Following last month’s decision by the Financial Conduct Authority (FCA) to permanently extend its temporary mass marketing ban on mini bonds, the regulator has taken the first tentative steps towards regulating the risky fixed income investments. Certain cryptocurrency assets could also be regulated for the first time.
The move was indicated yesterday by the launch of two separate consultation by the City minister John Glen. Both are designed to broaden the scope of the FCA’s mandate of oversight of financial promotions. The first step towards the change in approach is justified by a perceived failure for enough being done to protect small private investors.
Under current rules, an unauthorised firm may promote risky investment products such as mini bonds and certain digital assets if the promotion itself is approved by a regulated third party. However, there has been growing concern the approach has not been strict enough after recent scandals including the collapse of London Capital & Finance. The firm had sold £236 million of mini bonds to around 12,000 investors.
The consultations will examine the proposal that in future authorised firms would have to secure direct permission from the FCA before marketing the categories of financial promotions being looked at. These include crypto assets such as digital currencies or ‘tokens’, as well as mini bonds. Before being approved, such financial promotions will have to demonstrate they meet minimum standards of “fairness, clarity and accuracy”.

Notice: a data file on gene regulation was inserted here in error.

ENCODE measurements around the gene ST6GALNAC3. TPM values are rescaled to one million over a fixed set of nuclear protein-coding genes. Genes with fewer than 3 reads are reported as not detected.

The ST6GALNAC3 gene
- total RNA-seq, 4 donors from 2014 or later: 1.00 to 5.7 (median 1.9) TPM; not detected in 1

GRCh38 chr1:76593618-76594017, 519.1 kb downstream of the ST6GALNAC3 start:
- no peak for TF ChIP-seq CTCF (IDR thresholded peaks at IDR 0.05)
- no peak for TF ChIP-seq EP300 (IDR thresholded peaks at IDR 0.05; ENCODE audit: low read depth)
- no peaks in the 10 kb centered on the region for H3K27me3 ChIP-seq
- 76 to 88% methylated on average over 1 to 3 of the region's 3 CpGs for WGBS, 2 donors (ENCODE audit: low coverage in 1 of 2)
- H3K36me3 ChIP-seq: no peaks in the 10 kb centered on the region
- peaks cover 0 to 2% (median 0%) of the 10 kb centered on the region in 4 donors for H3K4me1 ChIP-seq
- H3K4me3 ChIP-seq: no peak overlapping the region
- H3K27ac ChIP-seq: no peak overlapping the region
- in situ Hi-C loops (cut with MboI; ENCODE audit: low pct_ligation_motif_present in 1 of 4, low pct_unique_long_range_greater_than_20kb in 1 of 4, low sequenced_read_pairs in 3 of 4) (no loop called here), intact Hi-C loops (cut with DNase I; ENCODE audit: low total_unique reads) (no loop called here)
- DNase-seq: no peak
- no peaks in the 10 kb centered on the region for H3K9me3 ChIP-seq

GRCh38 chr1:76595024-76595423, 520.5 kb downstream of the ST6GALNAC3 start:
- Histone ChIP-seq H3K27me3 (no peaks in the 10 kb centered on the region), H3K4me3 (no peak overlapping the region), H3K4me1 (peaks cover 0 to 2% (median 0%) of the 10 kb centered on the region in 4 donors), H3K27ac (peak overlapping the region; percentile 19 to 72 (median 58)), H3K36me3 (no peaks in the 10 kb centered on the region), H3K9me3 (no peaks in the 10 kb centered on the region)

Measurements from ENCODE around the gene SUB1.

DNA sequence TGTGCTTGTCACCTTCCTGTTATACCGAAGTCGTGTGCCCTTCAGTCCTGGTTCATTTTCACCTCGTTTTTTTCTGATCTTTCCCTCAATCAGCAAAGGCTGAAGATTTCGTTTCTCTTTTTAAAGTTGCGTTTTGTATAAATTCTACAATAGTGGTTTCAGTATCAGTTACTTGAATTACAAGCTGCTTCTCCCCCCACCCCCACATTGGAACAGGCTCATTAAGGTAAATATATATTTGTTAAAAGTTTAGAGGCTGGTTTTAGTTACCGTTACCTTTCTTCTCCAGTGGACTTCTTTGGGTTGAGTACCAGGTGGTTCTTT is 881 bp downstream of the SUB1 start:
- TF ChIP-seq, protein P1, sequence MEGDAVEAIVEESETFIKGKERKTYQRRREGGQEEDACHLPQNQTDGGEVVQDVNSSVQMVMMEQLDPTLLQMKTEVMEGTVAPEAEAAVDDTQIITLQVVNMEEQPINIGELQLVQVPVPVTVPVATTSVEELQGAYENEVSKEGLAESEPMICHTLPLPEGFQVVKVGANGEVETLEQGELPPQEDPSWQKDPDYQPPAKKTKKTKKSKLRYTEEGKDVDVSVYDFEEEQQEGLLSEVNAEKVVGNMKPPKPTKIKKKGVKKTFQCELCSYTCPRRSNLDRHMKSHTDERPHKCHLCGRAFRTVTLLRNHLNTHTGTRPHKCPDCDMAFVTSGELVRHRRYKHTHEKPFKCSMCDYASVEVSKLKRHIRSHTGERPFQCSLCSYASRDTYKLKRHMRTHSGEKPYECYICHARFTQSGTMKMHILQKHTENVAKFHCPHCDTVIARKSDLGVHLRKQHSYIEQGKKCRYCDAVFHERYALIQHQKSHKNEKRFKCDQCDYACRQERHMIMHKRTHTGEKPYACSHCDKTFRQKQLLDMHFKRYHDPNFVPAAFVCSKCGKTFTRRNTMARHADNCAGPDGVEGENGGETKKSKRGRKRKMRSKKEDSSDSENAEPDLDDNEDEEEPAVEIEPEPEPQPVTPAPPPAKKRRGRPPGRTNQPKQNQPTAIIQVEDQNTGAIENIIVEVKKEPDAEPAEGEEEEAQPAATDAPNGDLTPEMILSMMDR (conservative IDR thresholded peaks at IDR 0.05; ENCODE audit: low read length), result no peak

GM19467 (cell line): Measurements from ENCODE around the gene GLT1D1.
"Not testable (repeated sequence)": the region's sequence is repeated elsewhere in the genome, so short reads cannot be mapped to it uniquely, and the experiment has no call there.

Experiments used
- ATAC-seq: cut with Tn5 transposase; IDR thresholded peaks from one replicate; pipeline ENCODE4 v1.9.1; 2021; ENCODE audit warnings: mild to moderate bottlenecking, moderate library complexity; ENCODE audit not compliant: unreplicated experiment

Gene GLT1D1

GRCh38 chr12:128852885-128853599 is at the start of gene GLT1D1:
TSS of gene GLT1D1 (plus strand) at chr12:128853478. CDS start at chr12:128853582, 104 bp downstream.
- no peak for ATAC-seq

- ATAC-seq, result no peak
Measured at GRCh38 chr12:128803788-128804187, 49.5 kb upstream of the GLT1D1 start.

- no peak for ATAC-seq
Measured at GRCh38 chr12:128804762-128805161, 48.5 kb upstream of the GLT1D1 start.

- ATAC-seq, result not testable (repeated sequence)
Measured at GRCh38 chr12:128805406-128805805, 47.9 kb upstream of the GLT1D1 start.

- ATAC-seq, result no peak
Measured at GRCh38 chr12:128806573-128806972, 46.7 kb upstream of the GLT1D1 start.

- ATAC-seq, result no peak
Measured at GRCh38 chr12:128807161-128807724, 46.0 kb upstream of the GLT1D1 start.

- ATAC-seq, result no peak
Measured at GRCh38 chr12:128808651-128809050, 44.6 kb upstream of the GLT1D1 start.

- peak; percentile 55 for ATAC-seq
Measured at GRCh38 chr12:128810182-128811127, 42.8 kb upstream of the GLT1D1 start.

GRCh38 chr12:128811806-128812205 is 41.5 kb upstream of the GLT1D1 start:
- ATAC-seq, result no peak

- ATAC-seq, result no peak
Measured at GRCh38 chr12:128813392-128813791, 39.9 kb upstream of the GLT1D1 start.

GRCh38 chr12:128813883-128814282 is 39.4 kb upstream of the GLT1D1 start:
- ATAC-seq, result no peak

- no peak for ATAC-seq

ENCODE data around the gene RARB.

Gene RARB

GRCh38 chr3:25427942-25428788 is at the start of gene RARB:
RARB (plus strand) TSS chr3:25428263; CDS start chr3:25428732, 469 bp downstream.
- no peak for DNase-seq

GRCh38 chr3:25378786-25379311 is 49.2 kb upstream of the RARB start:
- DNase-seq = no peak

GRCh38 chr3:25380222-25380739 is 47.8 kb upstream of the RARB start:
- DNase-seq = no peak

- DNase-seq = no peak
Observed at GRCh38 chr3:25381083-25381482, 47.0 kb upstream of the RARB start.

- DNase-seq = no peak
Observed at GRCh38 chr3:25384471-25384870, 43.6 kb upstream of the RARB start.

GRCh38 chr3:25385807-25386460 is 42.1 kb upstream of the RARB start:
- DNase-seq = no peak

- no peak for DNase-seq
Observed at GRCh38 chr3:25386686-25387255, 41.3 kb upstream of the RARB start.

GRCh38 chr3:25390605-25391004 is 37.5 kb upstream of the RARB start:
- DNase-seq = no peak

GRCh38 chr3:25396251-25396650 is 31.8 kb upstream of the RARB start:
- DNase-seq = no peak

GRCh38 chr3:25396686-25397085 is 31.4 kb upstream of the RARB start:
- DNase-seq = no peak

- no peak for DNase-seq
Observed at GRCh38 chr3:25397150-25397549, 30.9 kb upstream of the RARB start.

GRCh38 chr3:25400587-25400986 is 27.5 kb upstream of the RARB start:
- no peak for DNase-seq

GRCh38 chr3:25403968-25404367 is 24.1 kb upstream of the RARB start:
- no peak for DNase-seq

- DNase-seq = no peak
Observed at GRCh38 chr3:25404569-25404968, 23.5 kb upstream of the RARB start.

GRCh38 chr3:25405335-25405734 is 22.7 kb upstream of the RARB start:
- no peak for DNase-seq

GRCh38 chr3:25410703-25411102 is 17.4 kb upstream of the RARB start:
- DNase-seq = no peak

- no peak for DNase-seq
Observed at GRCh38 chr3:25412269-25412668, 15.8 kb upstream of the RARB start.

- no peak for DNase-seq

Recent research conducted by the FCA indicates that the number of British investors holding crypto assets doubled between 2019 and this year. However, existing only in digital format and with little practical use, crypto asset prices are renowned for their wild volatility. There have also been numerous cases of fraudulent promotions.
Former FCA chief executive Andrew Bailey has highlighted the difficulty facing the FCA of needing to given additional powers to crack down on the mis-selling of risky investments within the constraints of finite resources. Recently appointed the new governor of the Bank of England, Mr Bailey has continued to support the extension of the FCA’s remit to encompass additional categories of financial promotion.
However, he has highlighted the fact that the regulator already oversees around 60,000 organisations. The extent of that domain of oversight makes it, believes Mr Bailey, impossible for the regulator to be expected to “man-mark”, particular firms.
Both consultations will run until October 25th, after which their findings and recommendations will be presented.